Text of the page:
Brain surgery isn't rocket science.
First thing you're going to need is a patient. Preferably one with a brain tumor. If you can't find one with an actual tumor, find someone you don't like, or who's dumb anyway in case something goes wrong. As an aikido teacher I read about once put it very succinctly: sometimes you have to waste a guy to restore harmony to the situation.
That said, feel free to hone your skills on the family pet or any farm animals or rodents you might have hanging around. There will be blood. Once you have enough confidence in your abilities, or are simply reckless and crazy by nature, secure a human patient. Just be aware that he's probably not going to want you to crack open his skull and pull some mass of goo out, even if you tell him it's going to kill him anyway. To quote Woody Allen, again: "The brain? It's my second favorite organ."
If he has a benign tumor and it's growing, you can remove it. If it's a malignant tumor, tell him not to buy any green bananas. (That's neurosurgeon humor – he'll croak before they ripen.) Seriously, if it's a malignant tumor he's going to die anyway, so tell him to take a trip to Vegas and bet everything. And don't let anyone try to trot out the tired existential trope that we're all going to die. We are, but not right away.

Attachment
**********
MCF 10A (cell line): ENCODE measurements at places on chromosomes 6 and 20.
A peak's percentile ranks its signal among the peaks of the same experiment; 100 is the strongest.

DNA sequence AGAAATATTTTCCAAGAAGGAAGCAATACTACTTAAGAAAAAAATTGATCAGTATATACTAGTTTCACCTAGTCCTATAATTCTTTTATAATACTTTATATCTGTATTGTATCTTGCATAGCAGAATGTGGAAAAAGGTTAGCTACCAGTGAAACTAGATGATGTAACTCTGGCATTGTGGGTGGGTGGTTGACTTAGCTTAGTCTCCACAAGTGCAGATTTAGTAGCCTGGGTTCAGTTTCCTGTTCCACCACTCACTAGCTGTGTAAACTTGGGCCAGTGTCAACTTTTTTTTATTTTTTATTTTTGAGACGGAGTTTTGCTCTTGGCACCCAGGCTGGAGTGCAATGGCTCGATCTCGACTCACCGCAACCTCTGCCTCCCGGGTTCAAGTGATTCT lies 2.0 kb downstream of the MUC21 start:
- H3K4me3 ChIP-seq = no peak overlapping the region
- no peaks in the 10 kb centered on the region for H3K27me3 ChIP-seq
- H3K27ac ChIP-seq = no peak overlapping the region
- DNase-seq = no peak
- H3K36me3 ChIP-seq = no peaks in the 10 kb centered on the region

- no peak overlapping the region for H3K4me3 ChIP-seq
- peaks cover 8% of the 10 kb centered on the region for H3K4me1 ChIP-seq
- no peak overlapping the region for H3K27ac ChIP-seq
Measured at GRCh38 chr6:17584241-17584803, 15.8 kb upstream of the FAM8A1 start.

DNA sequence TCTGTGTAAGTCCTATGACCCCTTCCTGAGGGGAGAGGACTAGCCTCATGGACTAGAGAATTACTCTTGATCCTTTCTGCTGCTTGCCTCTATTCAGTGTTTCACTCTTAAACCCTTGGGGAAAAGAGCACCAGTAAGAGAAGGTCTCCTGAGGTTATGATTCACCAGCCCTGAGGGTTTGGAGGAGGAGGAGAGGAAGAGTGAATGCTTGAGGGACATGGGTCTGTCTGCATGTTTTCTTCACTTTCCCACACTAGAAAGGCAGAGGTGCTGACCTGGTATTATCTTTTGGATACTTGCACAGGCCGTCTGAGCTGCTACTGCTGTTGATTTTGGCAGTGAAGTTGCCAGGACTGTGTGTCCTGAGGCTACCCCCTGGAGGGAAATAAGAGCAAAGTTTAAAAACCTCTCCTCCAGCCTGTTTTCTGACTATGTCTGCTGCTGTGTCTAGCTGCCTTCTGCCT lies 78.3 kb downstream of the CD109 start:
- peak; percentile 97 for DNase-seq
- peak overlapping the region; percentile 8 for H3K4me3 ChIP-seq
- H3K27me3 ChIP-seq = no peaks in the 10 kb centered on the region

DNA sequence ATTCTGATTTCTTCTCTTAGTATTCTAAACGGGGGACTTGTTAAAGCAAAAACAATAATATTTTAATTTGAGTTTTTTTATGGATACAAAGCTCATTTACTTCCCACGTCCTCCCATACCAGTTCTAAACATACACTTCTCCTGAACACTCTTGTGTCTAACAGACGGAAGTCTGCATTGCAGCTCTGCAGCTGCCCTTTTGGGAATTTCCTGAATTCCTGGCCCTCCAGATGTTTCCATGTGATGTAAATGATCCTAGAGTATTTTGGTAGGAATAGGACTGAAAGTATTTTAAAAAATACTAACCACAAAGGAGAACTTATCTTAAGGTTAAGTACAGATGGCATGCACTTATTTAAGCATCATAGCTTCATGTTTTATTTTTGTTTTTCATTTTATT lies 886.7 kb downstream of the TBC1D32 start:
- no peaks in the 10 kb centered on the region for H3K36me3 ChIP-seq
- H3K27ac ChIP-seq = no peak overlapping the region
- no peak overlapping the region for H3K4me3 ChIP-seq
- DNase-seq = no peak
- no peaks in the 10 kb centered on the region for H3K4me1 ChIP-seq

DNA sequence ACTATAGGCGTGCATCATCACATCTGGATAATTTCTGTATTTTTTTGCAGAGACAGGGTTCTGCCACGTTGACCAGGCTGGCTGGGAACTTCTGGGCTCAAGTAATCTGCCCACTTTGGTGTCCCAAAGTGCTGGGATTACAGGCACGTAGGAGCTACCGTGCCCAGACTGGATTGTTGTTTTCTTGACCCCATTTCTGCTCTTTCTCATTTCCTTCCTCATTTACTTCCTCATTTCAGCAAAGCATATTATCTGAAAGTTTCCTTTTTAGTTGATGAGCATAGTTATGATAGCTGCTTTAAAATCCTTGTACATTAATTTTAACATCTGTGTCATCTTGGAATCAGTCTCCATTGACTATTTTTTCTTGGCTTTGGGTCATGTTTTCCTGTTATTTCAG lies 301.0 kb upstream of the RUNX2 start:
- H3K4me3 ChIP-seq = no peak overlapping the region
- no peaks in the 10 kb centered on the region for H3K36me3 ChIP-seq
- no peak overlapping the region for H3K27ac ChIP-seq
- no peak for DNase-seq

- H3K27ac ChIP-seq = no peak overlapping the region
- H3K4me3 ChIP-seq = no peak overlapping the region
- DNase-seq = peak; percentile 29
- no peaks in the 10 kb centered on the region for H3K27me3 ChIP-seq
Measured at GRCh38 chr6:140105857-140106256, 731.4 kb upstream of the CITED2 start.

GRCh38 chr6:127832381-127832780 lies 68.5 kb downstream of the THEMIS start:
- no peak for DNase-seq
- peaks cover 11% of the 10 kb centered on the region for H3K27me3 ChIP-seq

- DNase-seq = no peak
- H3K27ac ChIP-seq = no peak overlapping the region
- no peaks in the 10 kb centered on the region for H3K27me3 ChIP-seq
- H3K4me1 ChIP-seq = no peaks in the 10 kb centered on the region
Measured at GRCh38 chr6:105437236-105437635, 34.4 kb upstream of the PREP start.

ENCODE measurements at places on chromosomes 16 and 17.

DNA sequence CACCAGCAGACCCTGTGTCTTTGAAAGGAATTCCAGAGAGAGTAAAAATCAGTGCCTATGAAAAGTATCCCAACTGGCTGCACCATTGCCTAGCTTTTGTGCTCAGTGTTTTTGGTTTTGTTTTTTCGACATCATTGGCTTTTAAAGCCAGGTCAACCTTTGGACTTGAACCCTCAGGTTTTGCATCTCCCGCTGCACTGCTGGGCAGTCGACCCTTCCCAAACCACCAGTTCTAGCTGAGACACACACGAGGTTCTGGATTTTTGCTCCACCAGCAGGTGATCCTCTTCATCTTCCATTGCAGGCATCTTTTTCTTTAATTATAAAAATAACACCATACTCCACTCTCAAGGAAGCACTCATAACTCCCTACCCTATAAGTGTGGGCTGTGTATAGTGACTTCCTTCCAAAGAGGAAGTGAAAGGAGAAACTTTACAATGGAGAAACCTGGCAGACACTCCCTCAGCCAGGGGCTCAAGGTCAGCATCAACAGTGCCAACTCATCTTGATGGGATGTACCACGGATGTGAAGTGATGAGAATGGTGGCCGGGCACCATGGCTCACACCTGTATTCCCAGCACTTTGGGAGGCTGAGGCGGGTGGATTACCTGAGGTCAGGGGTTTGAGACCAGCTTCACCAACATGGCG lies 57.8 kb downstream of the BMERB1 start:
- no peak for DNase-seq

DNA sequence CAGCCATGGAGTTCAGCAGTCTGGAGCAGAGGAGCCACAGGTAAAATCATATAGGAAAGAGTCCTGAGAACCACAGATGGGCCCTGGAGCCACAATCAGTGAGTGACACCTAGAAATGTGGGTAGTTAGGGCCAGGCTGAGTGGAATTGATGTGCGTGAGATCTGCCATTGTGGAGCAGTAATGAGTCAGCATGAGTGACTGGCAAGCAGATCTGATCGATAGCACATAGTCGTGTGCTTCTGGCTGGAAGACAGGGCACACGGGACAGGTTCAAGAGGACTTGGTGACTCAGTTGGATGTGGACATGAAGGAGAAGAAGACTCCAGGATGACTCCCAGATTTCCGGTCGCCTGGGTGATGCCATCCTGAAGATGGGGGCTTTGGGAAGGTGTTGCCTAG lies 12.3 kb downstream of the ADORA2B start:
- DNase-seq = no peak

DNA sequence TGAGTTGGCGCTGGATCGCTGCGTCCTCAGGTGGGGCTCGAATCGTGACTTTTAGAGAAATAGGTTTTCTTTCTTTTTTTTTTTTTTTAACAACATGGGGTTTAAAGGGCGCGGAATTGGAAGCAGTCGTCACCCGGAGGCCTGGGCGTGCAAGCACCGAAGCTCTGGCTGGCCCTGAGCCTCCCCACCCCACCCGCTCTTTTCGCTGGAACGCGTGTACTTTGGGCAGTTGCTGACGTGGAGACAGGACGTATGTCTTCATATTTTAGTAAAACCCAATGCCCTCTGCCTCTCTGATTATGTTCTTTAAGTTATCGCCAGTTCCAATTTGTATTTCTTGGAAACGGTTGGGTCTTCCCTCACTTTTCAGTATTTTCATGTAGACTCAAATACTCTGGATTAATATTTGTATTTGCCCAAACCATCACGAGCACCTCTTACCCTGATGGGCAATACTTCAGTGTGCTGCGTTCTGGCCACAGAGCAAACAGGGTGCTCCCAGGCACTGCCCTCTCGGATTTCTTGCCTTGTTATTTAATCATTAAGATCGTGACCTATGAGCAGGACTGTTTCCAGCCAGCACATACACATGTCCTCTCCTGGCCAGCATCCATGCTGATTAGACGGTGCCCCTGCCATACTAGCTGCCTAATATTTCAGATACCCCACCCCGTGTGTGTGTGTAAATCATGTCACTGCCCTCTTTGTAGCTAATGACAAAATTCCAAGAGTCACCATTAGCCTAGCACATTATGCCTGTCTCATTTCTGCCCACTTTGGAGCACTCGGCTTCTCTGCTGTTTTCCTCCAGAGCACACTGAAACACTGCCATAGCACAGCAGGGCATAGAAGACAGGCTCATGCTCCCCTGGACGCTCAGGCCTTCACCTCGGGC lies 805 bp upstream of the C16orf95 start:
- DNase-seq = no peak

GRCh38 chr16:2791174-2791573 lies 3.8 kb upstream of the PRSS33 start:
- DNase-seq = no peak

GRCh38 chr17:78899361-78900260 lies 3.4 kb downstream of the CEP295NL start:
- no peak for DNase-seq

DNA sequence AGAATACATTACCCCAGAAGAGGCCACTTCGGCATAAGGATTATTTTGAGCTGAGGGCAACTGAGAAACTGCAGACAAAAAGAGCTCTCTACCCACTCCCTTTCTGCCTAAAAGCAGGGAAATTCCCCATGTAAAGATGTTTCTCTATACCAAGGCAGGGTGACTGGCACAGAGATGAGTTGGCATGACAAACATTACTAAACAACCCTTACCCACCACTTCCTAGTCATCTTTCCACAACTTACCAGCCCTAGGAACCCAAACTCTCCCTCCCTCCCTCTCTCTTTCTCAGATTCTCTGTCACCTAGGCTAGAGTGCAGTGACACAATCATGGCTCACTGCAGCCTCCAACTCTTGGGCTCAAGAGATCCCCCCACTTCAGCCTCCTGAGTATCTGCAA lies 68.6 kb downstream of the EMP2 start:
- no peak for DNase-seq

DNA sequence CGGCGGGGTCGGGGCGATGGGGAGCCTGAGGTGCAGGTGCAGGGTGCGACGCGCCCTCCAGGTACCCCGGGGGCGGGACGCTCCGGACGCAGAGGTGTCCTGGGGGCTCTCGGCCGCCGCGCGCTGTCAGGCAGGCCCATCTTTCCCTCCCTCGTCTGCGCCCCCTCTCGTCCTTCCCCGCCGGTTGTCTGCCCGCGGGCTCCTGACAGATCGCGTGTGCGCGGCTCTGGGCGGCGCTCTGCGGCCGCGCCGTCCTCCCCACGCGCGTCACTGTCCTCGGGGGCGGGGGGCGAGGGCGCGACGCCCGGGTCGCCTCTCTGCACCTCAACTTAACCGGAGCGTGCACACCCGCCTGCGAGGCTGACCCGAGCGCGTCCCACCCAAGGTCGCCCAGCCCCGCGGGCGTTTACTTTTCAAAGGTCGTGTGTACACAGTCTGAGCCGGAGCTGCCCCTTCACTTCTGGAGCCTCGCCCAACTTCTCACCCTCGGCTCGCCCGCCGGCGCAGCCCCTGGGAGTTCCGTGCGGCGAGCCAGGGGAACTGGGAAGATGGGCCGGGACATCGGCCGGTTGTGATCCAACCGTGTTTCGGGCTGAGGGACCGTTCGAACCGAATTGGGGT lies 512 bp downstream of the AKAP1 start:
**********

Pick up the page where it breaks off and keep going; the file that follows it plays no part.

Once the patient is ready, it's time to lay him out on the operating table and put him to sleep. Even though the brain has no nerve endings and wouldn't be painful to operate on in theory – busting someone's skull open without anesthesia is not recommended. A combination of inhalation agents and narcotics'll put him under, and then throw a breathing tube down his throat while hooking him up to a ventilator at the same time. Then take a deep breath yourself.
Clamp his brain pan in a Mayfield Head Holder, which is essentially an expensive adjustable shiny-aluminum vise, and then shave it. Draw the outline of the incision on his head with an indelible surgical marker. Do not use the Sharpie you've got in your pocket, because it's not sterile. Which brings up a point worth mentioning now: Beware of hospital cost-cutting measures, as they may result in death. Seriously, we want to do this on the cheap, but we don't want to turn the procedure into an autopsy.
Make the cut, using a Bard-Parker 10-blade knife. You can, in a pinch, use an Xacto with a number 11 blade, but go with the BP if possible. Hack down to bone, and then stop the bleeding by clamping the scalp edges with Rainey Clips. If you don't have any handy, get some. Pliers and/or duck tape won't do the trick.
Drill holes in skull with a cranial perforator – it makes a nice clean quick job of things without overkill i.e. drilling into the brain. Our weapon of choice, so-to-speak, is the Acra-Cut Smart Drill 2000. 4 holes are bored on average, in the corners of the exposure. Then use a Penfield 3 dissector to separate the underlying dura from the skull. Be careful not to shred the dura because it can be extremely thin and brittle. We call this "Old Lady" dura, with affection.